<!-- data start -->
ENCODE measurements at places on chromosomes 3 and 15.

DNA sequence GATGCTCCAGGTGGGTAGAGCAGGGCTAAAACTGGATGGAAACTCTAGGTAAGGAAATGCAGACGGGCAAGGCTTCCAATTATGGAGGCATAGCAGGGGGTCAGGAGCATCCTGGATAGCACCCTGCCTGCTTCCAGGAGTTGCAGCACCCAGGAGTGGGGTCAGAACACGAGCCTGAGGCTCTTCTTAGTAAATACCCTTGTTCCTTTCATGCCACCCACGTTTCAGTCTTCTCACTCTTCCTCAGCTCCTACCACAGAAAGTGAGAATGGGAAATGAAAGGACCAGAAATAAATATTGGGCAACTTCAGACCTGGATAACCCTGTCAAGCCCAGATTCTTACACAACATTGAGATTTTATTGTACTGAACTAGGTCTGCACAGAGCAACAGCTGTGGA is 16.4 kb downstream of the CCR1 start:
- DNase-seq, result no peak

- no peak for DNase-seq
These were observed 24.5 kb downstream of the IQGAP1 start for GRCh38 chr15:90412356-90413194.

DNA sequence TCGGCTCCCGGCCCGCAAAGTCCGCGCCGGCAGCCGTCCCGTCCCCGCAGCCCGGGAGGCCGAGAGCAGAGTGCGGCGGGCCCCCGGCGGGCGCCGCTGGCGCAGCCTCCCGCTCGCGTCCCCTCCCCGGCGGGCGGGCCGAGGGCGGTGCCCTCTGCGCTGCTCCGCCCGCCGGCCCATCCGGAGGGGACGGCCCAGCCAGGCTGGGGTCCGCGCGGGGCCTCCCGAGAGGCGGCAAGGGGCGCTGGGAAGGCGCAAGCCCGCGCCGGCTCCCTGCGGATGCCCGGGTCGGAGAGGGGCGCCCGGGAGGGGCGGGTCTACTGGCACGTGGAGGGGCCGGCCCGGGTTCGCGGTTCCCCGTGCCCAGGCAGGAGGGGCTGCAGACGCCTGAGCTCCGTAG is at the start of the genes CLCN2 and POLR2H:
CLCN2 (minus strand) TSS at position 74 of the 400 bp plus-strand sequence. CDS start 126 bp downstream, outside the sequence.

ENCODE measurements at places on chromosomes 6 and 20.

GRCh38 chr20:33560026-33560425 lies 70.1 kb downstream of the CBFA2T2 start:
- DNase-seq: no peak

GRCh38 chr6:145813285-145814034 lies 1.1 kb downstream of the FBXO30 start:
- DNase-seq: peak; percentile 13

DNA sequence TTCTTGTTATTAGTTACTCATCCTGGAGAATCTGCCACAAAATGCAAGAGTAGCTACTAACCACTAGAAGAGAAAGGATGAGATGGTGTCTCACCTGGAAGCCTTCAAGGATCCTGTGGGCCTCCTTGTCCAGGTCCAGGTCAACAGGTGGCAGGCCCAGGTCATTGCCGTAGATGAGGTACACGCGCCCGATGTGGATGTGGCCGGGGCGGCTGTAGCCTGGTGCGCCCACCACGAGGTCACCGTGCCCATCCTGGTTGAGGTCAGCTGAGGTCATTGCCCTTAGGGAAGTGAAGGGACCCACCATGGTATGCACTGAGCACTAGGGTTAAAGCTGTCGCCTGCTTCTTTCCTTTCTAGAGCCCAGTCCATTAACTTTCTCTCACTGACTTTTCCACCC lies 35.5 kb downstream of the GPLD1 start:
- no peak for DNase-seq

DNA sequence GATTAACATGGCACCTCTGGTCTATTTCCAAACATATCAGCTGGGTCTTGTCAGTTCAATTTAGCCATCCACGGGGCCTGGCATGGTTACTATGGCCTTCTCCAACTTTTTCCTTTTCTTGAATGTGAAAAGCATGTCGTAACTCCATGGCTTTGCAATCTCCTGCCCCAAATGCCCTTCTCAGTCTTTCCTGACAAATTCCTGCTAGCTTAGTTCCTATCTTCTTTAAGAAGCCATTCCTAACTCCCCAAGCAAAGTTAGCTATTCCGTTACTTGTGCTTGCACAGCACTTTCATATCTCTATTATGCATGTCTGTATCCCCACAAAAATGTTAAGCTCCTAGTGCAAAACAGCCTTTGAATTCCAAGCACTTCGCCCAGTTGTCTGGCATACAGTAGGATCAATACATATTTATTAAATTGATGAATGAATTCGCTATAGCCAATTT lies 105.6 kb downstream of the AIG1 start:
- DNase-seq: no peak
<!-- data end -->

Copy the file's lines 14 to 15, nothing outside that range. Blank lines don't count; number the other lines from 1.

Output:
- no peak for DNase-seq

DNA sequence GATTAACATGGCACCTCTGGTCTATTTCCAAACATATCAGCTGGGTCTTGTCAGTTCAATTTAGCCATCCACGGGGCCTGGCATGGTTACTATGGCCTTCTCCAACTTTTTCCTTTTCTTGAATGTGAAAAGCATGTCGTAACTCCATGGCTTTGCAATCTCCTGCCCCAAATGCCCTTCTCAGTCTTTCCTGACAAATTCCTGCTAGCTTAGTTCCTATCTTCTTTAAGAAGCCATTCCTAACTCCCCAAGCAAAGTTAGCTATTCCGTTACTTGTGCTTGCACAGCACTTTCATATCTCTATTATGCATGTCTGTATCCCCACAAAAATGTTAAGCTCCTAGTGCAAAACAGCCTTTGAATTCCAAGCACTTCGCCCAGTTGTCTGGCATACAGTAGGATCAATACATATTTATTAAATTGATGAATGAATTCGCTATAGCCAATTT lies 105.6 kb downstream of the AIG1 start: